WE ARE A MAGAZINE ABOUT LAW AND JUSTICE | AND THE DIFFERENCE BETWEEN THE TWO
June 12 2024
WE ARE A MAGAZINE ABOUT LAW AND JUSTICE | AND THE DIFFERENCE BETWEEN THE TWO
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Home Offices faces legal challenge over housing asylum seekers

Home Offices faces legal challenge over housing asylum seekers

Cuts to the basic housing protections provided to asylum seekers could cause tens of thousands to be housed in unsafe conditions. Three families seeking asylum in the UK have decided to challenge a change in basic housing protection rules made by the Home Office. These rules, made in an attempt to limit the amount of money spent on housing asylum seekers, threaten the safety of those seeking asylum.

The new rules state that landlords in England and Wales will be able to house asylum seekers for two years without having the proper house in multiple occupation (HMO) licensing. These changes are due to the influx of asylum seekers and the growing backlog which have caused a shortage of housing. These housing shortages led the government to house up to 50,000 people in hotels. This housing expenditure totals £6 million a day, leading the Housing Office to want to make the monetary cuts. Changes range from exemptions from regulations regarding electrical safety to minimum room sizes.

The new rules will not require landlords to register the housing with local authorities. Lawyers deem the new accommodation contracts that the Housing Office hopes to implement as “nonsensical”. They assert that there has been no “careful investigation” into whether the new rules supply safe and appropriate accommodation. They state that new rules are a government approved way to use cheap properties that do not meet standards on size, facilities, or minimum safety.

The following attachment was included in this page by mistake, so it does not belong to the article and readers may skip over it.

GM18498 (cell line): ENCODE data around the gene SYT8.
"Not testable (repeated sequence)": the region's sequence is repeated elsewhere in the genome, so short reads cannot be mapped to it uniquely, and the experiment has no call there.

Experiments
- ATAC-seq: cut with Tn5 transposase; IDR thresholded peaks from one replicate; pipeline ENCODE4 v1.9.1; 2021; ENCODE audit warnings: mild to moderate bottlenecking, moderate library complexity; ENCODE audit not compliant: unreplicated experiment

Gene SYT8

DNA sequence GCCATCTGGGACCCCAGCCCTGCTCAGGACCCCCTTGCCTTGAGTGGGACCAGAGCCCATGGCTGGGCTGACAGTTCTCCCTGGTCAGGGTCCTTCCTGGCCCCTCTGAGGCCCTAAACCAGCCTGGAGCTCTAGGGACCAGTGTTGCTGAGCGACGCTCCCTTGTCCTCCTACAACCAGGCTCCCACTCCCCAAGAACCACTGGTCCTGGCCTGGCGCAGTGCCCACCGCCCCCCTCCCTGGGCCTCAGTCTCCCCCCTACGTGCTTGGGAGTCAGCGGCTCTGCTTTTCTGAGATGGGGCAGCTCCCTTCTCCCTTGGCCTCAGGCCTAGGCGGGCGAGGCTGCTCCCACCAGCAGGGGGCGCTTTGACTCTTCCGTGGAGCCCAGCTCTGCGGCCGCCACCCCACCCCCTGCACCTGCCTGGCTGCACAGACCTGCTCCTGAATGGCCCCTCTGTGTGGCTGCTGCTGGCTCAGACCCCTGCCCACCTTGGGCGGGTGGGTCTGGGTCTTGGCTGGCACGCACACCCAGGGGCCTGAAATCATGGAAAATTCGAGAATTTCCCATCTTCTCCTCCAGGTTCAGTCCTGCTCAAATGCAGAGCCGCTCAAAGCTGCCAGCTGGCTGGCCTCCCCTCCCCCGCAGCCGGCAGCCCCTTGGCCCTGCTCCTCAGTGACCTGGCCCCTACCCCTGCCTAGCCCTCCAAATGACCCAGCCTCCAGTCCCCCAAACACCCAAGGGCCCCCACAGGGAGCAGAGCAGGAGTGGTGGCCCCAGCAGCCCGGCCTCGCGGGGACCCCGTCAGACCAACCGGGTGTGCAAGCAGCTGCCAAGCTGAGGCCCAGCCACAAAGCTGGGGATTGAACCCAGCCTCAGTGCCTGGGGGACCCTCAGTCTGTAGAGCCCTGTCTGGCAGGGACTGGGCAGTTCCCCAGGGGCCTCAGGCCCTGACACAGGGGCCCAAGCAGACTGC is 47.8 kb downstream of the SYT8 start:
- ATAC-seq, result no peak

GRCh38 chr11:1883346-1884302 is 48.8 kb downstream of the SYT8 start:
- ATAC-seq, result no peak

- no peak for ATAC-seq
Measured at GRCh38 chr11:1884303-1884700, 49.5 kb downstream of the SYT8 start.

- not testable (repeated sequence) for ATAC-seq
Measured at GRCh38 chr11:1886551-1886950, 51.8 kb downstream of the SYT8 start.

Campaign and network manager at the Joint Council for the Welfare of immigrants Mary Atkinson explains that ‘much asylum accommodation already falls below these standards, with people seeking sanctuary housed in cramped, windowless rooms smaller than prison cells.’ Lawyers believe that the new rules would allow landlords to breach occupants’ rights without the fear of criminal liability which is usually extended to landlords breaching HMO standards.

A representative for the three families, Sheroy Zaq of Duncan Lewis Solicitors, said this ‘draft legislation threatens the safety of asylum seekers including families with children placed in unlicensed accommodation.’ As many asylum seekers are vulnerable and have endured trauma, Zaq states that the new proposals “threaten the safety of the wider community”.

Lawyers hope that their legal actions will cause home secretary Suella Braverman and housing community secretary Michael Grove to retract or suspend the new regulations until further inquiries are made. In response to the challenge, a spokesperson for the Home Office stated that ‘These changes will not compromise standards and all properties will be independently inspected to ensure they continue to meet national housing quality requirements, covering issues such as overcrowding and fire safety. By temporarily removing this licensing requirement, we will be able to acquire more suitable long-term accommodation while continuing to meet our legal duty of care.’

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